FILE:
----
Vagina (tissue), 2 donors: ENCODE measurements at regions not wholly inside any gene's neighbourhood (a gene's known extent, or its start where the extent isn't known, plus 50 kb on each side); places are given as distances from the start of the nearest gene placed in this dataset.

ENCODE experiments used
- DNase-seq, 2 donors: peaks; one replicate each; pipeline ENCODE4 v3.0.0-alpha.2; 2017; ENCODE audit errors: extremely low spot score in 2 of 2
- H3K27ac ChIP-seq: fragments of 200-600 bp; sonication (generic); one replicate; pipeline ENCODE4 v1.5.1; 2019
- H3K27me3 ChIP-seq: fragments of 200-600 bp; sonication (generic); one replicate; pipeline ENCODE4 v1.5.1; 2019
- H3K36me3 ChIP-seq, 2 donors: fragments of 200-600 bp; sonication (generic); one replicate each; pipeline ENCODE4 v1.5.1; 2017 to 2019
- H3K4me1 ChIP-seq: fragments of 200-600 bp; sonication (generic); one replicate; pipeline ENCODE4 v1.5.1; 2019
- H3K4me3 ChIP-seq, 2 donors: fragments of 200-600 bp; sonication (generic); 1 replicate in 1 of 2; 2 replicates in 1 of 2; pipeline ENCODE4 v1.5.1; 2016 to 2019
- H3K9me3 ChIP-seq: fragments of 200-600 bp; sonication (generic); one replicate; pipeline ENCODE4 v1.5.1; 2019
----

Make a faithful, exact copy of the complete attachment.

Vagina (tissue), 2 donors: ENCODE measurements at regions not wholly inside any gene's neighbourhood (a gene's known extent, or its start where the extent isn't known, plus 50 kb on each side); places are given as distances from the start of the nearest gene placed in this dataset.

ENCODE experiments used
- DNase-seq, 2 donors: peaks; one replicate each; pipeline ENCODE4 v3.0.0-alpha.2; 2017; ENCODE audit errors: extremely low spot score in 2 of 2
- H3K27ac ChIP-seq: fragments of 200-600 bp; sonication (generic); one replicate; pipeline ENCODE4 v1.5.1; 2019
- H3K27me3 ChIP-seq: fragments of 200-600 bp; sonication (generic); one replicate; pipeline ENCODE4 v1.5.1; 2019
- H3K36me3 ChIP-seq, 2 donors: fragments of 200-600 bp; sonication (generic); one replicate each; pipeline ENCODE4 v1.5.1; 2017 to 2019
- H3K4me1 ChIP-seq: fragments of 200-600 bp; sonication (generic); one replicate; pipeline ENCODE4 v1.5.1; 2019
- H3K4me3 ChIP-seq, 2 donors: fragments of 200-600 bp; sonication (generic); 1 replicate in 1 of 2; 2 replicates in 1 of 2; pipeline ENCODE4 v1.5.1; 2016 to 2019
- H3K9me3 ChIP-seq: fragments of 200-600 bp; sonication (generic); one replicate; pipeline ENCODE4 v1.5.1; 2019